Audit gives Champaign curriculum low marks

Audit gives Champaign curriculum low marks

CHAMPAIGN – Curriculum auditor Larry Frase said Champaign schools' systems failed to make good grades, and he recommended making substantial changes in the district's administrative and educational structure.

However, Frase said he didn't find any teaching or evaluation shortfalls at Champaign that he hasn't found in other districts.

"We've seen all these deficits in other districts, big districts like Baltimore and Houston," Frase said. "Generally, curriculum is lacking, and there's no good monitoring in place."

Frase and seven other education professionals spent four days in February visiting Champaign classrooms and talking to the administration, school board members, teachers and community members to find out which systems work and which don't. They also looked at policies and other documents to find out if what's happening in the classroom is consistent with administration goals.

The result, the 201-page audit, is "a bold step" for the district to take, Frase said. One important component of the "discrepancy analysis," he said, is one basic goal – that written, taught and tested curriculum must be completely aligned.

Frase reviewed the following five measurement standards:

– The district demonstrates control of resources, programs and personnel.

– The district has established clear and valid objectives for students.

– The district demonstrates internal consistency and rational equity in program development and implementation.

– The district has used results from a district design or adopted assessment to adjust, improve or terminate ineffective practices or programs.

– The district has improved productivity.

Champaign schools were found lacking on all five fronts. Frase said board policies are inadequate to direct sound curriculum management, the formal organization of the district isn't sound and planning is not adequate to guide improvements to learning.

He also said school board members aren't following their own policies about communication, especially e-mail communications, and they're not following the organizational chart, fragmenting administrative focus on priorities.

Frase said there's no comprehensive curriculum management plan in place, and that the scope of written plans is adequate for grades K-5, but not for higher grades.

He said inequities exist in terms of student placement, discipline, achievement and staffing, curriculum delivery is inconsistent, staff development is unfocused and data collected during classroom visits isn't consistent with district goals and state teaching standards.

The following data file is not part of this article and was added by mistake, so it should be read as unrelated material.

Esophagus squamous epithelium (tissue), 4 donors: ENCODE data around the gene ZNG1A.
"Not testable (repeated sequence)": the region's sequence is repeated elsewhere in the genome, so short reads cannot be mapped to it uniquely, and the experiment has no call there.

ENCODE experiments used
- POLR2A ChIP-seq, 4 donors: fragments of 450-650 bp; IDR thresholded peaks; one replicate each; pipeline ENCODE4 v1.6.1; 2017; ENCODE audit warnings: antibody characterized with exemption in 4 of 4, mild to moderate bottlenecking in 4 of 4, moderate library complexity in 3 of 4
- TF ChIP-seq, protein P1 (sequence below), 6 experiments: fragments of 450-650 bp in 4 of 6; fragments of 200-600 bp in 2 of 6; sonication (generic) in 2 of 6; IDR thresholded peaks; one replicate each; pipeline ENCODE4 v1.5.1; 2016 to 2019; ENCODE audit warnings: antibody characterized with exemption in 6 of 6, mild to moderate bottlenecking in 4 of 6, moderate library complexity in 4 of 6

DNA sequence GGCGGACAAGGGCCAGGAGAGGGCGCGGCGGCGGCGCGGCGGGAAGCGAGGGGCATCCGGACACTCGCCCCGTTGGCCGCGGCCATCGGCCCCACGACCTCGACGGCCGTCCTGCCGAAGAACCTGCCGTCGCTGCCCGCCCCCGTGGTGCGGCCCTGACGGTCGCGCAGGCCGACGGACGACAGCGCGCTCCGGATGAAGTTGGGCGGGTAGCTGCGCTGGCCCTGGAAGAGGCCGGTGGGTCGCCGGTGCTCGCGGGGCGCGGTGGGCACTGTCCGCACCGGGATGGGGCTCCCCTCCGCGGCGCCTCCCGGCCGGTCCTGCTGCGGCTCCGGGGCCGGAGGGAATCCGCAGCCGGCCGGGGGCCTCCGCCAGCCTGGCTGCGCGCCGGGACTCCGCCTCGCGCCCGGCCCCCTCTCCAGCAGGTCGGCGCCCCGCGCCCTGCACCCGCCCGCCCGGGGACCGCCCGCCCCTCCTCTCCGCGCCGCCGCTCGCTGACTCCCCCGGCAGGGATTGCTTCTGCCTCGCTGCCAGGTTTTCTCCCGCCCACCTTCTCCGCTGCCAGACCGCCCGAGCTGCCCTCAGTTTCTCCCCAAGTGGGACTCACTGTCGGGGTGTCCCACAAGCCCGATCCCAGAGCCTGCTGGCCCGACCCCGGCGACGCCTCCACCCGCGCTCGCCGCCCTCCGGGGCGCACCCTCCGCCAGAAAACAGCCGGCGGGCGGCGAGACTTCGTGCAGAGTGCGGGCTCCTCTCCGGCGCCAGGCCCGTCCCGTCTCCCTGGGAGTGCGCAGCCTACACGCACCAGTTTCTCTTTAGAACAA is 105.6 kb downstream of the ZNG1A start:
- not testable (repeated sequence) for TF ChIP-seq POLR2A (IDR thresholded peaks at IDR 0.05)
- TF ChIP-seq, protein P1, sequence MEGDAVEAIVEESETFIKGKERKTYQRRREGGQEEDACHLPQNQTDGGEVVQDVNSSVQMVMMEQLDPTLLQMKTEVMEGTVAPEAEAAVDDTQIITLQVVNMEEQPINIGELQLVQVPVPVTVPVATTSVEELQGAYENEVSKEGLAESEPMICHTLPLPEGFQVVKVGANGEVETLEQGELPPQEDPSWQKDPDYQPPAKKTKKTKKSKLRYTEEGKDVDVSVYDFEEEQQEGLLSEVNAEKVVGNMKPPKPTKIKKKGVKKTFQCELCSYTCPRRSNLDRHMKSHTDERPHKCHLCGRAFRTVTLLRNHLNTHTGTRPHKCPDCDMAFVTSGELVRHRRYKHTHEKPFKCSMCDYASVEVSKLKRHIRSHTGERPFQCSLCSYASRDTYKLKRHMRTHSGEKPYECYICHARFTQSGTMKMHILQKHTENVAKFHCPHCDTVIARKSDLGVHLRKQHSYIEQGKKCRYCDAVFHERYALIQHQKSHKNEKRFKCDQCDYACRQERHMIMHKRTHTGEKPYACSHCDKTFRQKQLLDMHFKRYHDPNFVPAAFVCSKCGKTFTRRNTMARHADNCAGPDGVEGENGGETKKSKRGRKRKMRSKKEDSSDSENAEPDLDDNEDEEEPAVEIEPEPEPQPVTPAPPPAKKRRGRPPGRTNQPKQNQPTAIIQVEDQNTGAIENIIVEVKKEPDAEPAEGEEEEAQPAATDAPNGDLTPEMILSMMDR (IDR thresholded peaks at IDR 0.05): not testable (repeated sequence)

Other findings were as follows:

– Test scores are above state and national averages at the high school level, but below state averages at the middle and elementary school levels.

– Performance trends are showing declines over time.

– Facilities are clean and well-maintained, but there's no comprehensive long-range plan for them.

– Computers assigned to schools aren't used as much as they should be, and technology for district financial, human resources and student services departments is getting old.

Frase submitted a list of 11 recommendations that included reorganizing the district's administrative structure. He suggested a new structure that would include new positions and would cost more.

The positions would include two assistant superintendents to supervise schools, a deputy superintendent for curriculum and equity and an assistant superintendent for research and evaluation.

"The district's spending huge sums of money on programs and not measuring the effects of it," he said of the mission for that research position.

"Student learning is too important to be left to chance," Frase said. "It's not the kids couldn't do it, it's how it's delivered and designed."

He said research shows that socioeconomic status, parental education and test scores are closely linked, and if teachers really understand that correlation, they can plan teaching methods to overcome deficiencies.

Other recommendations included revising board policies, setting priorities for long-range planning and school improvements, developing assessment and evaluation plans, developing a comprehensive systemwide curriculum management plan, designing and implementing a staff development program that supports district focus and designing and implementing a curriculum-driven budget process.

Superintendent Arthur Culver said he plans to review the report, which cost about $50,000, with employees, community members and court-appointed monitors overseeing equity issues before he and the board decide which direction to take.

The whole report will also be available at schools, libraries, district offices and possibly at the district's Web site for review by anyone who's interested.

"Some parts of this report disappoint me, sadden me, but they don't surprise me," said board member Jeff Wampler. "I'm confident that we'll move forward to get the job done. The team is in place."

"We're not at a loss," Culver said, underscoring the fact that he's had experience reversing negative trends at other districts.

"Low-performing districts don't do this," said Beth Shepperd, assistant superintendent for human resources and community relations, of the audit. "You do this when you want to reach high national standards."

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